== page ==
Why am I an estate planning and elder law attorney? I guess it starts with why I’m a lawyer. The simple answer to that is: I knew I would be good at it. I knew it would be an important job, one where I could make a difference in people’s lives. And I knew it […]
This author has yet to write their bio.Meanwhile lets just say that we are proud Benjamin contributed a whooping 10 entries.
Entries by Benjamin
Few people inherit anything, very few inherit much, and half the average inheritance is spent immediately. That’s what this study from 2012 says. I ran across the study through this New York Times article, which talks about a middle-aged woman who inherited $1 million. The article includes sensible advice for heirs from financial professionals: pay […]
When it comes to nursing homes and Medicaid, you often hear about “asset protection.” It’s a hot topic—who wouldn’t want to protect their assets? But asset protection is complex, and if something goes wrong your finances and your family could be in a lot of trouble. Protecting an asset means giving up control. At its […]
If you have a family member who is disabled, you’ll need to take that into account in your estate planning. It’s a common situation, but it’s important to provide for your disabled beneficiaries in a different way. Why do I need to plan differently for disabled family members? There are two main problems with giving […]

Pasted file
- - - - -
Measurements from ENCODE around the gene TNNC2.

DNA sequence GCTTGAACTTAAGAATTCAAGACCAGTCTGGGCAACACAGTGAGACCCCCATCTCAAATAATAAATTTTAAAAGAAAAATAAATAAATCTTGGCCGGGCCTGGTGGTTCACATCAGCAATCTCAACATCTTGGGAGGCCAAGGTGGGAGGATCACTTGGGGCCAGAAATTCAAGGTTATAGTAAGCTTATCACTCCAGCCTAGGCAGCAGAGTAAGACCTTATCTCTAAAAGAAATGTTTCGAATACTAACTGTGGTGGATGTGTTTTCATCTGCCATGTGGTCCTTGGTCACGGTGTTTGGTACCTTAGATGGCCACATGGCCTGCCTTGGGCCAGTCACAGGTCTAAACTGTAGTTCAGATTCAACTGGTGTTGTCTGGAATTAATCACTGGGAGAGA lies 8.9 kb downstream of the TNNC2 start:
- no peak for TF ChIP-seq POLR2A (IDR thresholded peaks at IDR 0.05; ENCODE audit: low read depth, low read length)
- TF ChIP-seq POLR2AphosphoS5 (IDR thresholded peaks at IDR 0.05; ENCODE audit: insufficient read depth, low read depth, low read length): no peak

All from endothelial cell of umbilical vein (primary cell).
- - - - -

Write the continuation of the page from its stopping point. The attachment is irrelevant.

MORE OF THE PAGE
“Do I need a trust?” It’s about the most common question I get. Trusts are one of the most complicated, confusing, and misunderstood pieces of estate planning. In this and following articles, I’m going to break them down and make trusts simple. First up: taking a step back to talk about what a trust is. […]
Traditional estate planning is not simple, and a big reason for that is meetings. Traditional meetings are on the lawyer’s terms Traditional estate planning involves three to four meetings (usually), over the course of six to eight weeks. All of these meetings are: In person, At the lawyer’s office, and During business hours. Some people […]
The no. 2 reason for not having a will is “I don’t have enough assets to leave to anyone.” But it’s a misconception that estate planning is only about who gets your assets. That’s just one part—and often not the most important.
Most people, when you ask them, want their estate planning to be one thing: simple. Seasoned lawyers will tell you that “simple” really means “cheap.” Don’t bother with people who worry about your fee is their advice. But that advice is, in part, why so many people don’t have an estate plan. When people want […]
The problem with traditional estate planning is it doesn’t work for most people. I know that because 58% of American adults don’t have a will. That number is even higher when you limit it to those with young children. Why don’t more people have an estate plan? After all, most people seem to know it’s […]
Sir Ernest Gowers wrote Plain Words, a guide for the British Civil Service on how to write to members of the public. That is, he was telling bureaucrats how to “explain the law to the millions.” He gave three elementary rules: Be short. Be simple. Be human. Later in the book, he added a fourth: […]